Multi-touch control systems, popularized by Apple’s iPhone, and gesture recognition systems, such as the dazzling computer interface that Tom Cruise used in Minority Report, are slowly-but-surely becoming commonplace technology. And these üeber control technologies are finding their way into architectural applications.
Jeff Han made a big splash at a Ted Talk in 2006 where he publicly showed his work from NYU. He went on to found Perceptive Pixel, which produces highly refined multi-touch wall interfaces. Make sure to check out the demo reel on their home page; it is difficult to understand the power and scale of these interactive surfaces through still pictures.
Gesturetek produces gesture recognition systems for presentation, information and entertainment projects, and has been successful at bringing the technology to a wide commercial base. They use a variety of input technologies to let people use hand and body motions to control dynamic computer content.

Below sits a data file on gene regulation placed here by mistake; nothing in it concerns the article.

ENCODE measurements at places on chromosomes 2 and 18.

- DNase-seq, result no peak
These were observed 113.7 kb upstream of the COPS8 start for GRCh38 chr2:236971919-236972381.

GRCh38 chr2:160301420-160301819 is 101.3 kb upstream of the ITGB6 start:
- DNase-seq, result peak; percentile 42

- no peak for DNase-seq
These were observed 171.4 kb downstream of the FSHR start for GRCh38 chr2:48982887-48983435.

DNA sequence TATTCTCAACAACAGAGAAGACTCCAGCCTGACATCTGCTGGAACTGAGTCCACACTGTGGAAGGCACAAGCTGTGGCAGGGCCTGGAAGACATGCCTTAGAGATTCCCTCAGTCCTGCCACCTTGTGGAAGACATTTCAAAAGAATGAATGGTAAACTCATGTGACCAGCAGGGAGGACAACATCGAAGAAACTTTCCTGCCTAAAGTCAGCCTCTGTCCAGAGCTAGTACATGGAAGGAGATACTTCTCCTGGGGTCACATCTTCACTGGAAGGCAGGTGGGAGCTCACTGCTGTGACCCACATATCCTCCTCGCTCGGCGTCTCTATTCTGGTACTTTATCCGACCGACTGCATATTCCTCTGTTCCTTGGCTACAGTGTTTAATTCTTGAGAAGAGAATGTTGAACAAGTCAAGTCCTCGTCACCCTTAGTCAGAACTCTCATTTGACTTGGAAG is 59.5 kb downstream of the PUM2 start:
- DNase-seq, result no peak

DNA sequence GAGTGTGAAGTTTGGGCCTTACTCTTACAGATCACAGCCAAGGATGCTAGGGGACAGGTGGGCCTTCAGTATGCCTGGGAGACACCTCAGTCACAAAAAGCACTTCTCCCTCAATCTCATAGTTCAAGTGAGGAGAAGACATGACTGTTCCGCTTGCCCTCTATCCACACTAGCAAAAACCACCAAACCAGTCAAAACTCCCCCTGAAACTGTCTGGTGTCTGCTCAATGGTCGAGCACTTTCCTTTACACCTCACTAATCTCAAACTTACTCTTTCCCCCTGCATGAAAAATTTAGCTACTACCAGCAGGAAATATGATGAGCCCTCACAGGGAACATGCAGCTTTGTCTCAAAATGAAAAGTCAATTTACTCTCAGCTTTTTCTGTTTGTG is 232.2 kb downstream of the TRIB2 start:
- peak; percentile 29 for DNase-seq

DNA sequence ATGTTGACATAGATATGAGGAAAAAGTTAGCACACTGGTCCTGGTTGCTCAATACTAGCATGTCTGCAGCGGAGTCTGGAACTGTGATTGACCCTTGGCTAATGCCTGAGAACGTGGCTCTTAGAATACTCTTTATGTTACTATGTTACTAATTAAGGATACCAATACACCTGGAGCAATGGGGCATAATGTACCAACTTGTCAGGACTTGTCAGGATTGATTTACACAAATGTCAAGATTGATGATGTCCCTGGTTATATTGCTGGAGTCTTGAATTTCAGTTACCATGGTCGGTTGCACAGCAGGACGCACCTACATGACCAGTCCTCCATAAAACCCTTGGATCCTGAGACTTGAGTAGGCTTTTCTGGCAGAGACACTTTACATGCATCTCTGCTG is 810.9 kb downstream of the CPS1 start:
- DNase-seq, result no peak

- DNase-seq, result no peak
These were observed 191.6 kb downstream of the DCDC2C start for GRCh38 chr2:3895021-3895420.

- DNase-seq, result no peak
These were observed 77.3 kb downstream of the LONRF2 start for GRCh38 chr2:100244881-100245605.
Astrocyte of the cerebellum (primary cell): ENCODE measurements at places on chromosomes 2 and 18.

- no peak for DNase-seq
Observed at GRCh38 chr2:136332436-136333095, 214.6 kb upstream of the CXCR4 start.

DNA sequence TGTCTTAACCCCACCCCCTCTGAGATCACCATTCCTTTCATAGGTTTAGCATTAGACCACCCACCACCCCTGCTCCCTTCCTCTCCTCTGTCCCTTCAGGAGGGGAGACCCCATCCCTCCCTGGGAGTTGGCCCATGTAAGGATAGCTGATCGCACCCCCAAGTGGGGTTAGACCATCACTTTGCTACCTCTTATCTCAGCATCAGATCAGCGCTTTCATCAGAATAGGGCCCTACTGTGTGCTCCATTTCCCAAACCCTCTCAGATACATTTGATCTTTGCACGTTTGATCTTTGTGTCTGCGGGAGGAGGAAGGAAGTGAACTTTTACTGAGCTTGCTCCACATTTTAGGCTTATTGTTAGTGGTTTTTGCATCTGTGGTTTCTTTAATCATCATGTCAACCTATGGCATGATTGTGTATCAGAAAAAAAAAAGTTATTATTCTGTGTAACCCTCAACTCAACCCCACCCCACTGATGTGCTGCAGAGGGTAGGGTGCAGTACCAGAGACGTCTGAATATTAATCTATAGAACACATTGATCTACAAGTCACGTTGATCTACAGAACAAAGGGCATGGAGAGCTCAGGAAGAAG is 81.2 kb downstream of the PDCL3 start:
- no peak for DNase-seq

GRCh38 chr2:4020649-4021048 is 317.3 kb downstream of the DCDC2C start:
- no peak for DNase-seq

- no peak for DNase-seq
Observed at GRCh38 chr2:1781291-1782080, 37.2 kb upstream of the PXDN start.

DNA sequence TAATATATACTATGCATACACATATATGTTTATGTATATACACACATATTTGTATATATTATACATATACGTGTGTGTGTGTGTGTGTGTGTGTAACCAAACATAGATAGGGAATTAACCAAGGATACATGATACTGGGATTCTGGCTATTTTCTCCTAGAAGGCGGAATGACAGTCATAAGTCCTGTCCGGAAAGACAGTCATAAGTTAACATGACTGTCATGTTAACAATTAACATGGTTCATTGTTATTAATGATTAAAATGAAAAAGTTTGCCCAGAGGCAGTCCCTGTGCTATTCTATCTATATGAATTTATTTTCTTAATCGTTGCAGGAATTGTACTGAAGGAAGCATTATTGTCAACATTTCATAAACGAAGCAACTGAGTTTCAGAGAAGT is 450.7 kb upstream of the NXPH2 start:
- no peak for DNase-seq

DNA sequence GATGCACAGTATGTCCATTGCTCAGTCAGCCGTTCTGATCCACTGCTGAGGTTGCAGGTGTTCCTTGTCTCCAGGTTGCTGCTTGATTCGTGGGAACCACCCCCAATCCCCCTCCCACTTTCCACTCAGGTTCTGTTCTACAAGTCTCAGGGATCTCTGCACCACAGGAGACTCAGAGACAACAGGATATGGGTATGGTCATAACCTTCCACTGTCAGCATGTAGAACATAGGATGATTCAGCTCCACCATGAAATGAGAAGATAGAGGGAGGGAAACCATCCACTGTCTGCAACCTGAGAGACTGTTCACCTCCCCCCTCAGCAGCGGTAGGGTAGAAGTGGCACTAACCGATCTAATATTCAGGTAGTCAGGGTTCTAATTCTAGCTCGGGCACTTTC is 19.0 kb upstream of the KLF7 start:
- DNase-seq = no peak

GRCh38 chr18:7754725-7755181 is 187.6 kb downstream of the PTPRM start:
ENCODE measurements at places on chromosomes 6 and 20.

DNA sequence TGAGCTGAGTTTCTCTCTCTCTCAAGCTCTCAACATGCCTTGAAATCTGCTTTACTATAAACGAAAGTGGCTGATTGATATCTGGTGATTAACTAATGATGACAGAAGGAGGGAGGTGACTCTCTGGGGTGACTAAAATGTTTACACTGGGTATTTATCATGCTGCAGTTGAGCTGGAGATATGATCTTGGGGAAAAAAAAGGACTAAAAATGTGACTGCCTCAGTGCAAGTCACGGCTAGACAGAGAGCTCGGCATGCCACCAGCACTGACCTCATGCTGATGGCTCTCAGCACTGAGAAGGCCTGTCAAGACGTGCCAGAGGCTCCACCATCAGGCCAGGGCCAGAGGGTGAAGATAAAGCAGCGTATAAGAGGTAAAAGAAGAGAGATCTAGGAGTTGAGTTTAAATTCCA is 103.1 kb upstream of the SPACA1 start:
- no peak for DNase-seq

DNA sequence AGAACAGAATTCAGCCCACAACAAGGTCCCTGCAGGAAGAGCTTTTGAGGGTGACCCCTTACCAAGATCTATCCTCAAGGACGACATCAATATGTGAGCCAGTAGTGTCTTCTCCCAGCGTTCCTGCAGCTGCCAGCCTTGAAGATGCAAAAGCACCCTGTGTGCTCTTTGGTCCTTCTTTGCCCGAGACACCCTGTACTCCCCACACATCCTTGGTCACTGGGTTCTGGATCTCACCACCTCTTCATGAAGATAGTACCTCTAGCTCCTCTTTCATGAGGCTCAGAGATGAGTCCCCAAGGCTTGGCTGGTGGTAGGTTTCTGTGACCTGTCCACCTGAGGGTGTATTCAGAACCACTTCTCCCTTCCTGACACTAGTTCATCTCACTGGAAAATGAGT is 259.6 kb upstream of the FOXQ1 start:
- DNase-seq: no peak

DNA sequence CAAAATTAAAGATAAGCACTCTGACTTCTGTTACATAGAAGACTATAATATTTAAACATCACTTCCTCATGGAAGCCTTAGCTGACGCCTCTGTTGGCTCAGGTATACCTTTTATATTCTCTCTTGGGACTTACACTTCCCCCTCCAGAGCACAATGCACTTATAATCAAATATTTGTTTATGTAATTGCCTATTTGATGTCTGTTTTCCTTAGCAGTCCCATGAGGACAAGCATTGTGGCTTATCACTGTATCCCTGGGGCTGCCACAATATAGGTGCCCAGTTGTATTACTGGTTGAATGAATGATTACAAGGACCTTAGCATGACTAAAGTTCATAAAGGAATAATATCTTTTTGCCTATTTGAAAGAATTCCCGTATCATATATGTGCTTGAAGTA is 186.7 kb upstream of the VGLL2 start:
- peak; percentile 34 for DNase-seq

Interactive bar top installation at San Diego club.
Interactive, multi-touch tabletop surfaces at NYC visitor center. Check out the video here.
Interactive table top with “koi pond” software at restaurant.
Microsoft has made some commercial headway with its Surface product. A complete prepackaged table unit, Surface has found some commercial success in hospitality and retail installations. But Microsoft clearly sees the architectural-scale applications for multi-touch (see my earlier post here).
Finally, a startup company called Oblong Industries has continued development on the actual Minority Report interface (one of the founders was an adviser to the film). Whereas the above three suppliers all use direct touch to control 2D surfaces, Oblong adds a true third dimension to their technology by using special gloves or finger pointers on the user’s hands. Again, it is almost impossible to understand how this interface works from still images; check out the video from their Sundance installation showing how they clip and edit movies in a live, on-the-fly pastiche.
These are the sorts of future technologies that the stale lighting industry won’t even recognize as an innovation opportunity for years. It leaves a huge, gaping hole: How do architects incorporate these features into their buildings without having to suffer through a risky, super-expensive science project?